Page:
Autoethnography is a qualitative research methodology whereby the author uses self-reflection to explore a personal experience as a way of understanding a wider cultural or societal experience. Here I share my thoughts on what attracts me to autoethnography as a research methodology.
I attended a virtual meet & eat event today which was hosted by Lancaster University and it inspired me to write this mini post. The event was arranged to discuss the special issue covering autoethnography in the Studies in Technology Enhanced Learning (STEL) journal. There were several guest speakers as well as some of the authors who had written articles in the journal. Rather than go into huge detail about what autoethnography is or isn’t, I’d suggest checking out the STEL journal which includes 16 papers (see the resources section below for the link) so you’ll get a good idea what it’s about from there.
What I would like to clarify before I continue is the difference between a methodology and a method, this is because autoethnography is often described as a method, whereas I refer to it more as a methodology. A methodology refers to the overarching strategy employed when conducting research, whereas the method (or methods) is the tool you use to gather data. Autoethnography as a strategy, therefore, implies that the researcher is going to conduct reflexive research and connect this to wider society. Methods for data gathering could consist of primary data related to the researcher e.g. a reflective journal, memory gathering, photographs, letters etc to more external data collection methods in the form of an interview or observation.
The meet and eat discussion got me thinking a lot about what attracts me to autoethnography. Even though I am in the 3rd year of my PhD, I would describe myself as a somewhat novice researcher. It’s only while I’ve been conducting my final research project that I feel like I’ve started getting to the ‘meat’ of research. I’ve made some mistakes along the way and learned a lot from them. My PhD is a taught programme, so the first two years comprise smaller research projects that contribute to my overall doctorate. Module one is where I first discovered autoethnography and by ‘doing autoethnography’ I not only gained confidence as a student and a researcher but also discovered a passion for writing, storytelling and reflexivity. I describe autoethnography as an accessible research method because the researcher is also the participant and I believe that everyone has a story to share, or a phenomenon they’ve experienced that can be connected to wider society in some way. In the paper Exploring Autoethnography as a Method and Methodology in Legal Education Research Cambell (2016) expresses that her “written work leaned towards reflection and that I appeared to have a strong desire to express myself.” (p.3) and I feel that I can relate to this myself.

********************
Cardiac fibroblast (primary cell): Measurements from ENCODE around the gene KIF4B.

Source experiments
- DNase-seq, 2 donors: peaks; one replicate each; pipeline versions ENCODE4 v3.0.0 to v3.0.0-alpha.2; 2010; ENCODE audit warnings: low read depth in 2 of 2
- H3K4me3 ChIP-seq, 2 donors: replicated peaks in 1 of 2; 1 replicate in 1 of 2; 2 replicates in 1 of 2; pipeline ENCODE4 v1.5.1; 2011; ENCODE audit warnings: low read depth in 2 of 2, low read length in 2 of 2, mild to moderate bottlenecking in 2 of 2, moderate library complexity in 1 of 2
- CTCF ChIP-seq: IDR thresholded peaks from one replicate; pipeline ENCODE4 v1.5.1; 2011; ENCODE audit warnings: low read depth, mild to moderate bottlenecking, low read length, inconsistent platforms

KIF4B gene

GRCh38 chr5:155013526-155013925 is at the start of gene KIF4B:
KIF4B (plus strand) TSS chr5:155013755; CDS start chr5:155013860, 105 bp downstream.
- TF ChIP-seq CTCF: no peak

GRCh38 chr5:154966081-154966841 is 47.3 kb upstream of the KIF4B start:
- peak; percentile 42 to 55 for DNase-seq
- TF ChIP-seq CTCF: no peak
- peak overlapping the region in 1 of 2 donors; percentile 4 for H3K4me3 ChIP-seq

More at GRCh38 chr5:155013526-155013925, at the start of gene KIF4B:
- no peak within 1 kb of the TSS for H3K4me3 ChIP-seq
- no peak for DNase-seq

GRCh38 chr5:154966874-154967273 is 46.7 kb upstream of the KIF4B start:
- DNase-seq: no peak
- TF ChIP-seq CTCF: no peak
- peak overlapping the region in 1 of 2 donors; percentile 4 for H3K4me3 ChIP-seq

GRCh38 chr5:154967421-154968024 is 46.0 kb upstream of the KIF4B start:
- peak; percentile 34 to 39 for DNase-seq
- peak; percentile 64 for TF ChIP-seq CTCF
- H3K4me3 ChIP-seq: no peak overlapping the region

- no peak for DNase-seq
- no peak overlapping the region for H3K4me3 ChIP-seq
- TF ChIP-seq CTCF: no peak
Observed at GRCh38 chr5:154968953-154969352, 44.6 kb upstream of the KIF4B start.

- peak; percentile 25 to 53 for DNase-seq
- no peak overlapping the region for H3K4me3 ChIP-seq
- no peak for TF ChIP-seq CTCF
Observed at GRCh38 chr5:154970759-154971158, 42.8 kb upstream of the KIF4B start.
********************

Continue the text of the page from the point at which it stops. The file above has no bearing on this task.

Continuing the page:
Autoethnography isn’t just about getting the author’s story or experiences across – it’s about sharing the experiences and connecting them to others. Can my own experiences contribute to society and knowledge in some way? I believe the answer is yes, because I also believe that others can do the same. I also hope that somehow my experience may also help others in the future in their own research endeavours. Perhaps my contribution is small, but collectively over time maybe it helps society in a bigger way. After all, isn’t most qualitative research about finding out the ‘story’ and the details of a particular phenomenon and trying to make sense of it all?
For me, a blank page invites me to be more open and honest about how I think and feel and I think this richness of data can often be missing. But perhaps that is my nativity as a researcher – it could be said that if you don’t ask the right question, you don’t get the right answer.
Obviously, that isn’t going to be the same for everyone and research methodologies and methods need careful consideration to ensure they match the research being undertaken.
As an incredibly geeky bit of fun, I asked DALL·E 2 (an AI that creates images and art from a description) to create an image of what it thinks “a visual representation of autoethnography would look like” and it created the below, which I think is beautiful!
- You can access the Centre for Technology Enhanced Learning (CTEL) Meet and Eat discussions from the following website: https://www.lancaster.ac.uk/educational-research/research/centre-for-technology-enhanced-learning/meet-and-eat/.
- You can access the STEL journal at the following website: https://stel.pubpub.org/
- You can find out more about DALL·E 2 at the following website: https://openai.com/dall-e-2/
Campbell, E. (2016). Exploring Autoethnography as a Method and Methodology in Legal Education Research. Asian Journal of Legal Education, 3(1), 95–105. https://doi.org/10.1177/2322005815607141